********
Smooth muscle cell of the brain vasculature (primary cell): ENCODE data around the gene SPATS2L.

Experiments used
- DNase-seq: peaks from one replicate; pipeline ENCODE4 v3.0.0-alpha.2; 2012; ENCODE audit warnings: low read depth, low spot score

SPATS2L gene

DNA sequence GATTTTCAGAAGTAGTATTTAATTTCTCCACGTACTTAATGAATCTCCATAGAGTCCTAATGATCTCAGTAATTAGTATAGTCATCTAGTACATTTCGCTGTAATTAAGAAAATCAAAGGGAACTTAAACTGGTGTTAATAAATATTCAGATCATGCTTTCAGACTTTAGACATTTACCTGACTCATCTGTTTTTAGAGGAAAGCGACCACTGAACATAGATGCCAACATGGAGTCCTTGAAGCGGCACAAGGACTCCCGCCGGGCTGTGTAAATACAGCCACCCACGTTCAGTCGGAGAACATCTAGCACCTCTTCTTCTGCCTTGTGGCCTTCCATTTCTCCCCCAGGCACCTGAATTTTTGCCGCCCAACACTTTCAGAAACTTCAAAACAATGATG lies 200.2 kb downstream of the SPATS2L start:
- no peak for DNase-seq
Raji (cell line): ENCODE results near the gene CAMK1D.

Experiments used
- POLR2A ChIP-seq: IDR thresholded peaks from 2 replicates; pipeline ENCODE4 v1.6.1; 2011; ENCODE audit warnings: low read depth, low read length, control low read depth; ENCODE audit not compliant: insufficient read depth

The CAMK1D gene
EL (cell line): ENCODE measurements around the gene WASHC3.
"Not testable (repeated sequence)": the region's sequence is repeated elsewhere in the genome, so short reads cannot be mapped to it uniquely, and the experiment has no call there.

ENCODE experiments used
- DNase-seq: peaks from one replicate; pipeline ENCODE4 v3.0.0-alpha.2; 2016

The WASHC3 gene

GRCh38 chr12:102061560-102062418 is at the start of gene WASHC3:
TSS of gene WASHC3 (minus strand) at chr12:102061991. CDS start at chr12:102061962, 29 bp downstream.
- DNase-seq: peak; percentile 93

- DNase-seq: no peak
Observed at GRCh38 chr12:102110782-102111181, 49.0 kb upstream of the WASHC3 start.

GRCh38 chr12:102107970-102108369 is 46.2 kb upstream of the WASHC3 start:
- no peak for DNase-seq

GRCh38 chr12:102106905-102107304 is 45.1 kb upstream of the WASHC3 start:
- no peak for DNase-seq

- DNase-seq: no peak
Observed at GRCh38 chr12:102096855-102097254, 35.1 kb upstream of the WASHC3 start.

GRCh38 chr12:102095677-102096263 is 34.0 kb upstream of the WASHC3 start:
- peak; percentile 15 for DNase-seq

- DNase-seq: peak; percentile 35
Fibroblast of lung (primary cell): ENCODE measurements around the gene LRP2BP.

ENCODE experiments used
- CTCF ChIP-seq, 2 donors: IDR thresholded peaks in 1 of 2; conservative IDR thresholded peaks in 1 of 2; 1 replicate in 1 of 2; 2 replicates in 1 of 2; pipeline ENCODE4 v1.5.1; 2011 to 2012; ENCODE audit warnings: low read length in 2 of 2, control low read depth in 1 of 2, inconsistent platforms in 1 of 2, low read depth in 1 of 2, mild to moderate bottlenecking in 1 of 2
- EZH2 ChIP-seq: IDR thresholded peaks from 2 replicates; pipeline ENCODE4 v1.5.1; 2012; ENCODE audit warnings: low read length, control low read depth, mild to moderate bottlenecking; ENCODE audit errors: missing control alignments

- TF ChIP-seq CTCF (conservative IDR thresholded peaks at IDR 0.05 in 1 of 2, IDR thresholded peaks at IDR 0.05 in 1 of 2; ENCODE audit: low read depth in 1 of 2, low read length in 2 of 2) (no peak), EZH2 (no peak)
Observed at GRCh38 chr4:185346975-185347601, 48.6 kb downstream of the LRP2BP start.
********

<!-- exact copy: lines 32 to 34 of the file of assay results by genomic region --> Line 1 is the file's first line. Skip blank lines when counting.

- CTCF ChIP-seq, 2 donors: IDR thresholded peaks in 1 of 2; conservative IDR thresholded peaks in 1 of 2; 1 replicate in 1 of 2; 2 replicates in 1 of 2; pipeline ENCODE4 v1.5.1; 2011 to 2012; ENCODE audit warnings: low read length in 2 of 2, control low read depth in 1 of 2, inconsistent platforms in 1 of 2, low read depth in 1 of 2, mild to moderate bottlenecking in 1 of 2
- EZH2 ChIP-seq: IDR thresholded peaks from 2 replicates; pipeline ENCODE4 v1.5.1; 2012; ENCODE audit warnings: low read length, control low read depth, mild to moderate bottlenecking; ENCODE audit errors: missing control alignments

- TF ChIP-seq CTCF (conservative IDR thresholded peaks at IDR 0.05 in 1 of 2, IDR thresholded peaks at IDR 0.05 in 1 of 2; ENCODE audit: low read depth in 1 of 2, low read length in 2 of 2) (no peak), EZH2 (no peak)